San Vincenzo church is located in the historic part of the town, in front of Tolomeo Gallio square, a few steps away from the lake. We can date the origin of the church back to 1150, a pastoral visit of Bishop Niguarda that took place in 1593, described the building as small and modest. The Romanesque church was rebuilt between 1758 and 1775 and consecrated by Bishop Mugiasca. The red and white facade in Baroque style was built in 1861 thanks to the efforts and donations of Monsignor Gianorini, resident in Cernobbio.
The interior of the church is structured with a single nave, has two side altars in marble. On the right altar there is a statue of Our Lady of Sorrows, the left one is dominated by a beautiful wooden statue depicting Santa Marta; the portal side niches house two statues of Saint Constantine and Saint Hippolytus. On the vault of the church, frescoed by the painters Lietti and Torildo Conconi, are depicted a Glory of Angels and the Four Evangelists, on the side walls there are frescoes of the life of St. Laurence and St. Vincent.
The gilded wooden altar is a copy of the valuable work destroyed in a fire in 1978, the organ (Bernasconi) is placed in the counter of the church, at the back of the nave we find the statues of St. Ambrose of St. Abbundius and dating to 1863.
Worth of note is the beautiful Processional Cross of 1500, a masterpiece of the goldsmith's art of Francesco Ser Gregorio. Since 1935 the church of St. Vincent ceased its role as a parish church in Cernobbio, in its place now there is the new church of the Most Holy Redeemer. In 2005, with a valuable work of restoration have been restored the bell tower, the vault and the facade.References:
Hluboká Castle (Schloss Frauenberg) is considered one of the most beautiful castles in the Czech Republic. In the second half of the 13th century, a Gothic castle was built at the site. During its history, the castle was rebuilt several times. It was first expanded during the Renaissance period, then rebuilt into a Baroque castle at the order of Adam Franz von Schwarzenberg in the beginning of the 18th century. It reached its current appearance during the 19th century, when Johann Adolf II von Schwarzenberg ordered the reconstruction of the castle in the romantic style of England's Windsor Castle.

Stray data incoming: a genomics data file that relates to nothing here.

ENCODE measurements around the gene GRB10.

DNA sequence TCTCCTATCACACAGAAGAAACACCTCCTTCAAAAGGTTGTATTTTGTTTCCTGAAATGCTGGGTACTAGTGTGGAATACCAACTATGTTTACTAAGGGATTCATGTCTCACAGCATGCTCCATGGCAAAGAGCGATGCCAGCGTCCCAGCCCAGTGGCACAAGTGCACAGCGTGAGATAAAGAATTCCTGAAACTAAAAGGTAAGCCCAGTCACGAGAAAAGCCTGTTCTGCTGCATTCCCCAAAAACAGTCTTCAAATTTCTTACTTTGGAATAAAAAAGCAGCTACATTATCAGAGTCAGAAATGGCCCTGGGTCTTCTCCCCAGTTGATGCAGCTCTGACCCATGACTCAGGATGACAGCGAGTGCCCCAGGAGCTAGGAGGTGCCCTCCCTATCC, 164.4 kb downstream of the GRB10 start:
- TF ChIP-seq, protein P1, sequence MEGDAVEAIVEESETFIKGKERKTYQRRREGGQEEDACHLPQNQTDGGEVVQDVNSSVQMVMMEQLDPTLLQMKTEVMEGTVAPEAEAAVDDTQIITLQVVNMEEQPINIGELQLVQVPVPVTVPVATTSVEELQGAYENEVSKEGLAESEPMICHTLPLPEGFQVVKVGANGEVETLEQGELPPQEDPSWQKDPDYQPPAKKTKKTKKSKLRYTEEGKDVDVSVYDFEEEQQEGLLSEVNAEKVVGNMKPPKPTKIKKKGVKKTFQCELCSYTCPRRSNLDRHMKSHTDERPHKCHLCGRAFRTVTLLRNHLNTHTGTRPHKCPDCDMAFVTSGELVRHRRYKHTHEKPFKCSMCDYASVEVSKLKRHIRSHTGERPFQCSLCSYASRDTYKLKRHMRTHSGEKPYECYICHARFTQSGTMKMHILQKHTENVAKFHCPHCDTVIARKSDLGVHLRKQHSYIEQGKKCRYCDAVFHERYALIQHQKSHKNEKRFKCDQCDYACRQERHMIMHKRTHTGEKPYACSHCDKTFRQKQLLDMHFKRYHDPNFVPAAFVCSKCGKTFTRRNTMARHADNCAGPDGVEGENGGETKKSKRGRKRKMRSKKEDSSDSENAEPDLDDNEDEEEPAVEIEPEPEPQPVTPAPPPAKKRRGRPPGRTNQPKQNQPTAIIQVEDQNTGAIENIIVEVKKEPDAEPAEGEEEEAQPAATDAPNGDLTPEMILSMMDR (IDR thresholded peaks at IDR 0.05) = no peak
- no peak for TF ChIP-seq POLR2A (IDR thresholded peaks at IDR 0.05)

The Schwarzenbergs lived in Hluboká until the end of 1939, when the last owner (Adolph Schwarzenberg) emigrated overseas to escape from the Nazis. The Schwarzenbergs lost all of their Czech property through a special legislative Act, the Lex Schwarzenberg, in 1947.
The original royal castle of Přemysl Otakar II from the second half of the 13th century was rebuilt at the end of the 16th century by the Lords of Hradec. It received its present appearance under Count Jan Adam of Schwarzenberg. According to the English Windsor example, architects Franz Beer and F. Deworetzky built a Romantic Neo-Gothic chateau, surrounded by a 1.9 square kilometres English park here in the years 1841 to 1871. In 1940, the castle was seized from the last owner, Adolph Schwarzenberg by the Gestapo and confiscated by the government of Czechoslovakia after the end of World War II. The castle is open to public. There is a winter garden and riding-hall where the Southern Bohemian gallery exhibitions have been housed since 1956.